Olympic National Park. Photo by Jeff Fox.
The Skokomish River watershed in Washington's Olympic National Forest is on the mend. A note of thanks should go to Congressman Norm Dicks for helping to make it so.
Earlier this month, the Washington Watershed Restoration Initiative honored Dicks for championing efforts to restore Washington’s forests and protect clean water sources as part of the Legacy Roads and Trails Remediation Program. I was asked to speak about how increased congressional funding for the program has benefited the Skokomish watershed.
The Skokomish River watershed is a prime example of the environmental impacts of having too many old logging roads slicing through the fragile headwaters of our Northwest forests — many of those waters being spawning ground for the iconic Pacific Northwest salmon.
Nearly four years ago, a delegation from a collaborative group that I coordinate — the Skokomish Watershed Action Team (SWAT) — met with Congressman Dicks to discuss our desire to work together to restore the Skokomish watershed. At the end of that meeting, the Congressman said, “Give me a 3-year plan.”
A few months later — with a lot of help from the Forest Service — the SWAT completed a 3-year action plan. The centerpiece of the plan was the decommissioning of 70 miles of old logging roads and improvement to the drainage capacity on another 150 miles of roads.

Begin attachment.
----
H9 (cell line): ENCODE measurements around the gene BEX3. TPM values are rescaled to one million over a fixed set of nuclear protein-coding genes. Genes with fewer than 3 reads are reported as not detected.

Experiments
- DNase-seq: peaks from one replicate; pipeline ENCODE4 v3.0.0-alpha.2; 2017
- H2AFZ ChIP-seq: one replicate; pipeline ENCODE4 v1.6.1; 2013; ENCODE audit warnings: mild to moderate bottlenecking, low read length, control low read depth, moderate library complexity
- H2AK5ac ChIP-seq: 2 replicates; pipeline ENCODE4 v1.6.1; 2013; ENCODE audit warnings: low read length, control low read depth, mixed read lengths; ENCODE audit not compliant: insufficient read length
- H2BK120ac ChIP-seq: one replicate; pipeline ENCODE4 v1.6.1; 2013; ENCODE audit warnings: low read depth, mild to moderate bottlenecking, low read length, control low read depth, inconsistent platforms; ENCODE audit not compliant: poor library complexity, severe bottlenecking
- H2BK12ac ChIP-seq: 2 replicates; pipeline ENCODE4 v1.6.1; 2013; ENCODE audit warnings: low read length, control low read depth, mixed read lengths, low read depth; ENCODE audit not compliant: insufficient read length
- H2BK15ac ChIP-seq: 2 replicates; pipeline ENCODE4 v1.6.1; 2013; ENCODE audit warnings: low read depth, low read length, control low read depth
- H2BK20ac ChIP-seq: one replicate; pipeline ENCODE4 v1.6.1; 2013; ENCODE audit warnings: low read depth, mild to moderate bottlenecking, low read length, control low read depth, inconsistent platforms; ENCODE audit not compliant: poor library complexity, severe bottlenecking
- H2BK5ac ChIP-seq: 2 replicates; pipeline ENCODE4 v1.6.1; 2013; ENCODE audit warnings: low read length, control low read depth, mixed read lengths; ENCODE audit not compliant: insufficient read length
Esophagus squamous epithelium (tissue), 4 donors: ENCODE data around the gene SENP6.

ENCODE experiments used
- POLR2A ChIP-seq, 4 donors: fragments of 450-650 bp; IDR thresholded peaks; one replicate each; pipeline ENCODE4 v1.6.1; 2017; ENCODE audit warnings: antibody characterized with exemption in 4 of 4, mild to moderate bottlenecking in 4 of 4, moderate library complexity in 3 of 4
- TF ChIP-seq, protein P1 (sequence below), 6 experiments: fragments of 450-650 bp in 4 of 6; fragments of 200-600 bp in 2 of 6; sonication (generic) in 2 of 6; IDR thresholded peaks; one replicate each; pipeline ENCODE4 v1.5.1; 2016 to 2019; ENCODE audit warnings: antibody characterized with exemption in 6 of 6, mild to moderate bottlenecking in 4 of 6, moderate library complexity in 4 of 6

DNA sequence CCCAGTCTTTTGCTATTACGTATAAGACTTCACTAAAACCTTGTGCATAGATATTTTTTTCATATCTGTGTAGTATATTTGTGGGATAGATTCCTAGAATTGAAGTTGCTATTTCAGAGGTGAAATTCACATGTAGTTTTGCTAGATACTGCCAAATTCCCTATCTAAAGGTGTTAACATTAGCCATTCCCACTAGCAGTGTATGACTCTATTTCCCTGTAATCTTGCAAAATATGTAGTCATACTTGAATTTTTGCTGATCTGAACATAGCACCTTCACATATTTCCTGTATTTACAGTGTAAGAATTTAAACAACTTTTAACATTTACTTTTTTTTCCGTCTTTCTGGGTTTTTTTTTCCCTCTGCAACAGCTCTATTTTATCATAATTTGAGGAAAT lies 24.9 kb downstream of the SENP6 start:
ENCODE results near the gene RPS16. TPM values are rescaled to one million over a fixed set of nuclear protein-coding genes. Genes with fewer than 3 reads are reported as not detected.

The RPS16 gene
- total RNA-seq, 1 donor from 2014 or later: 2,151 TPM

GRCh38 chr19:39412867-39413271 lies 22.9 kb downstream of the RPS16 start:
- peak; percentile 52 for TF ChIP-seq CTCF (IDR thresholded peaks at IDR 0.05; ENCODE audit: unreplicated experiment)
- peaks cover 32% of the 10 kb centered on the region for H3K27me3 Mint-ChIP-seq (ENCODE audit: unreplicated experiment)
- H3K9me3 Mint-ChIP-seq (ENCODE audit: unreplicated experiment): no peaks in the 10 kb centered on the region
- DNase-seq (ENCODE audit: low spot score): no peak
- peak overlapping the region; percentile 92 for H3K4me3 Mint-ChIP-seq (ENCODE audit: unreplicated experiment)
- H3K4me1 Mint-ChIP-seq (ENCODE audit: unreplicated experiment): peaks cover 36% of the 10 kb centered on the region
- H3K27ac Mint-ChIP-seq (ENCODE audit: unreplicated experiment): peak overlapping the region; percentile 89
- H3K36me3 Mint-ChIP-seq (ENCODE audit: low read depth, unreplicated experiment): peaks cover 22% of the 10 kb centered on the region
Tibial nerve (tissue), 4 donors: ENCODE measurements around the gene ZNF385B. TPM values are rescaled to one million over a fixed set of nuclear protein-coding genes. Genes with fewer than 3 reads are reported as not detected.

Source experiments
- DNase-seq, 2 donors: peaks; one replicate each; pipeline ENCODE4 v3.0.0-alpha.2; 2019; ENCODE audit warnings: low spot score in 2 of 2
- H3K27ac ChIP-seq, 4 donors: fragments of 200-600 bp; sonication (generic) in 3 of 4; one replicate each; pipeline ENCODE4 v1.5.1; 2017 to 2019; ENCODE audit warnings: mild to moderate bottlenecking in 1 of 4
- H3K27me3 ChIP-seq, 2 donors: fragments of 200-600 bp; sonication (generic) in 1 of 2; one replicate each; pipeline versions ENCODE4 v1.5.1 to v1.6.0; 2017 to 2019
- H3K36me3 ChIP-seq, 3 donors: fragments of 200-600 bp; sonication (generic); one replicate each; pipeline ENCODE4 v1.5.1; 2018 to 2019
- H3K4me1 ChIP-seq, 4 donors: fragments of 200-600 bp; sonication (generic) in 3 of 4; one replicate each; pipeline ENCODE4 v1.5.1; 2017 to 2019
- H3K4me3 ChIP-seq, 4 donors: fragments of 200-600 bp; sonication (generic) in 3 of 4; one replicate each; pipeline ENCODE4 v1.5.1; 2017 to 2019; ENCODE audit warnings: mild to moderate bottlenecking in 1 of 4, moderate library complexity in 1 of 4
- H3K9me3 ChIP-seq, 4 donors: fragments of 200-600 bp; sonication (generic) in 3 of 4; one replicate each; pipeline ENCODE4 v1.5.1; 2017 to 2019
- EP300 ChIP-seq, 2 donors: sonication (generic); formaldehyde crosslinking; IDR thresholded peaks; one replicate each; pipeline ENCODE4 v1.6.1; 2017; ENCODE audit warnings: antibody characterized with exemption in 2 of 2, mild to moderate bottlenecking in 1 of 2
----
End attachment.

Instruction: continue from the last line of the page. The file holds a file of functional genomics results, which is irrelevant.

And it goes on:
In May 2007, Congressman Dicks launched the Legacy Roads and Trails Remediation Initiative, and by the following summer this new funding stream began to flow into the Skokomish.
The first year’s allocation allowed the Forest Service to complete the “Big Dig” — a massive culvert removal and road decommissioning project on LeBar Creek that eliminated a major threat to the river.
Since then, Legacy Roads and Trails funds have made it possible for the Forest Service and SWAT to decommission more than 20 miles of logging roads with high erosion risk, improve drainage on another 50 miles of roads, and rebuild four bridges on the beautiful Skokomish River Trail.
This year, the Pacific Northwest Region has allocated $2.6 million of Legacy Roads and Trails funds for the Skokomish — more than any other single watershed in the nation.
With continued funding, we expect to complete nearly all of the road remediation work in the SWAT’s action plan within the next 2-3 years.
Several dedicated staff members of the Olympic National Forest deserve special recognition: hydrologist Robin Stoddard; resources staff officer Kathy O’Halloran; district ranger Dean Yoshina; and forest supervisor Dale Hom. Together, these people possess the qualities that are needed to restore our national forests: excellent leadership skills, a strong conservation ethic, technical know-how, and on-the-ground knowledge of the resources.
Thanks to Congressman Dicks, the Forest Service now has the financial resources necessary to put those skills to work to improve places like the Skokomish watershed.